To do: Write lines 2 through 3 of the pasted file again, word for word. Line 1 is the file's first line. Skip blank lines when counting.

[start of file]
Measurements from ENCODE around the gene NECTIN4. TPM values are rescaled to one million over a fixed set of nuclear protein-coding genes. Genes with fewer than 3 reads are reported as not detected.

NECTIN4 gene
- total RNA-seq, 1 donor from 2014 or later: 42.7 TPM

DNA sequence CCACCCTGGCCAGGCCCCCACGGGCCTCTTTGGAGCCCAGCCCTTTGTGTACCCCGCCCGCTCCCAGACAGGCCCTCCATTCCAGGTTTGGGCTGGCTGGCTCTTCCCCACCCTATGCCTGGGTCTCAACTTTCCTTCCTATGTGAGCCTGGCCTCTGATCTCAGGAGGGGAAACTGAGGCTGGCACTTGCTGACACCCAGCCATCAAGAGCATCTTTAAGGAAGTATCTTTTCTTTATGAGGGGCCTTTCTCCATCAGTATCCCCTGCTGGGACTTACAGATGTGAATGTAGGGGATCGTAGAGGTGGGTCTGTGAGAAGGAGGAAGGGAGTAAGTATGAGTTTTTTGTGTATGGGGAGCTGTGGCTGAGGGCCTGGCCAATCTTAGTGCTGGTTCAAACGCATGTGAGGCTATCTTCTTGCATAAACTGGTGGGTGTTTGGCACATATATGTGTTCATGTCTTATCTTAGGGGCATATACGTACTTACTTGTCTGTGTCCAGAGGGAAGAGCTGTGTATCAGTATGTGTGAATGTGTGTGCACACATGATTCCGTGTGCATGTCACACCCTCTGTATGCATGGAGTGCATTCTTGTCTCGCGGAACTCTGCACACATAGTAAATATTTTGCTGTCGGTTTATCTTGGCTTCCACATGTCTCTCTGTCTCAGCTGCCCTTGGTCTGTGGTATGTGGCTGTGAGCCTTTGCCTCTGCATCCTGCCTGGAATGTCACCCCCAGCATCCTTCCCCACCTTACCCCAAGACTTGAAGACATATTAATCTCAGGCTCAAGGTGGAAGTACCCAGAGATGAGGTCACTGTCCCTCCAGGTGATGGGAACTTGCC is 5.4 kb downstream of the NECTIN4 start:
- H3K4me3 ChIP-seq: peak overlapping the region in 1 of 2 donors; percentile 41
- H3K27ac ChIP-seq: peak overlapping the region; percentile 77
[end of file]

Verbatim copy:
NECTIN4 gene
- total RNA-seq, 1 donor from 2014 or later: 42.7 TPM